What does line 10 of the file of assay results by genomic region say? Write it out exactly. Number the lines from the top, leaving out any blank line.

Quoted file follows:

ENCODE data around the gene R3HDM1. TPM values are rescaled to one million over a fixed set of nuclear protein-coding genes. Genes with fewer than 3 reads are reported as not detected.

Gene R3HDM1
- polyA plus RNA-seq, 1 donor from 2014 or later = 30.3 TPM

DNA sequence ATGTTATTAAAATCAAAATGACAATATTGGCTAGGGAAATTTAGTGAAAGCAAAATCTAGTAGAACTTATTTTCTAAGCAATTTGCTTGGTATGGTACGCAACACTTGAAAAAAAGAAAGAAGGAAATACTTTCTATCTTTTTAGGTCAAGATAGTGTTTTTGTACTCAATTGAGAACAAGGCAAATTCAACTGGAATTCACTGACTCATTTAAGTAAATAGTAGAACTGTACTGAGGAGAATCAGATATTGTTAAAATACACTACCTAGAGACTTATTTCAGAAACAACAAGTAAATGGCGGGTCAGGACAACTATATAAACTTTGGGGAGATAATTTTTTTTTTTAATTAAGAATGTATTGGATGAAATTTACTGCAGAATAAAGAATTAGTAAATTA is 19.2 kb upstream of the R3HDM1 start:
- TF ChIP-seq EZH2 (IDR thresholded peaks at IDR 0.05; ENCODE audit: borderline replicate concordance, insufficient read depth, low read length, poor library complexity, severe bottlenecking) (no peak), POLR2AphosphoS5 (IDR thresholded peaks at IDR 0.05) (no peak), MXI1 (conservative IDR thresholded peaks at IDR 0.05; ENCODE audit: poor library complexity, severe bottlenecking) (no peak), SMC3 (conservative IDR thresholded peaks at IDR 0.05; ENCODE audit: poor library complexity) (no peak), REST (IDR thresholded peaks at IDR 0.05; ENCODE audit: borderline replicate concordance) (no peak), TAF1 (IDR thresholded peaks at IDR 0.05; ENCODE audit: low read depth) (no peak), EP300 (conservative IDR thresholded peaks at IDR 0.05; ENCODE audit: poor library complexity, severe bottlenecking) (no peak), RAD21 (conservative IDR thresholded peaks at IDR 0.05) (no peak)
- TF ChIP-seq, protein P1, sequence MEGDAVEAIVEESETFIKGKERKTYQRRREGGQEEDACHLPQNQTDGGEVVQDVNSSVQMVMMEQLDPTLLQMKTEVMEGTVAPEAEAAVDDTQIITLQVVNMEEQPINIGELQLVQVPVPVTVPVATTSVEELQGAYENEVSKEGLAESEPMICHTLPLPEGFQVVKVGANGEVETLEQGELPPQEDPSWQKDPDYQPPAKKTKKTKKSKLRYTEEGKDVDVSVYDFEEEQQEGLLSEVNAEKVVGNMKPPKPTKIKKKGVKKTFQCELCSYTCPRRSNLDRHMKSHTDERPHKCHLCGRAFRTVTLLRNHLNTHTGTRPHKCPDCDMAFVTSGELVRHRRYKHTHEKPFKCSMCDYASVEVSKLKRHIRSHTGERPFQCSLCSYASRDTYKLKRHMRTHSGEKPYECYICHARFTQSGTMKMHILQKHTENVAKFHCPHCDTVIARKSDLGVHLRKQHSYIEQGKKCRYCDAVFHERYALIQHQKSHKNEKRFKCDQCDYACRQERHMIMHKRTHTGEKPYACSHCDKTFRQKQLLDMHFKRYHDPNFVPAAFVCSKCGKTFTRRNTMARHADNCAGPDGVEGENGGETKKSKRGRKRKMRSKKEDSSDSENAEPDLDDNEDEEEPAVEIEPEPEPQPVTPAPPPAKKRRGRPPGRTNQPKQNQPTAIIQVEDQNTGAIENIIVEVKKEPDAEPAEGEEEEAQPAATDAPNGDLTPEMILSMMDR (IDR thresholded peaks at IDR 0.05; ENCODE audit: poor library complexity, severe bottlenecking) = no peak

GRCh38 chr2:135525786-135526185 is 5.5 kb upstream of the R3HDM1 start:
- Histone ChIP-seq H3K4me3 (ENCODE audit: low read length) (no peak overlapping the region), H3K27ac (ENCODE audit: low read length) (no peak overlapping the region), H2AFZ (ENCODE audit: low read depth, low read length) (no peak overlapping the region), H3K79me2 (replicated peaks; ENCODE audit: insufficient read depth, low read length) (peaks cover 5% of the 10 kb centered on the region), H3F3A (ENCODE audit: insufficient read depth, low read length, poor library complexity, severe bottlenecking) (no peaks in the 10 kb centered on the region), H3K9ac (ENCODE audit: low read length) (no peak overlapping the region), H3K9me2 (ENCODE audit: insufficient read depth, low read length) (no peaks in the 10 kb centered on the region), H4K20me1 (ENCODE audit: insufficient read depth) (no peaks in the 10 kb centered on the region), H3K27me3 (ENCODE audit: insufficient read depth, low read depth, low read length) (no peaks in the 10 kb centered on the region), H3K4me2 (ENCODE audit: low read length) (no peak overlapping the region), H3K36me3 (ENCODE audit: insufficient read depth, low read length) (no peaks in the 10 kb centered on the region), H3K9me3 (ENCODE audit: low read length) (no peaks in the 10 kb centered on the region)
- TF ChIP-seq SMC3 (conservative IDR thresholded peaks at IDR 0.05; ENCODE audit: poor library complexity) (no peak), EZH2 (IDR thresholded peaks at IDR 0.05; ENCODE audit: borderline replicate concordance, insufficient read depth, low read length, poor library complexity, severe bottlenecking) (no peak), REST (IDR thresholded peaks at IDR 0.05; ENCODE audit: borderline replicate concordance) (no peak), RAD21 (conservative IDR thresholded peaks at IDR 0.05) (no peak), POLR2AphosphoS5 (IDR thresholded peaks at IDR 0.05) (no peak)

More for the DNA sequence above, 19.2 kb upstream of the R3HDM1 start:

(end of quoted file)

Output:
More for the DNA sequence above, 19.2 kb upstream of the R3HDM1 start: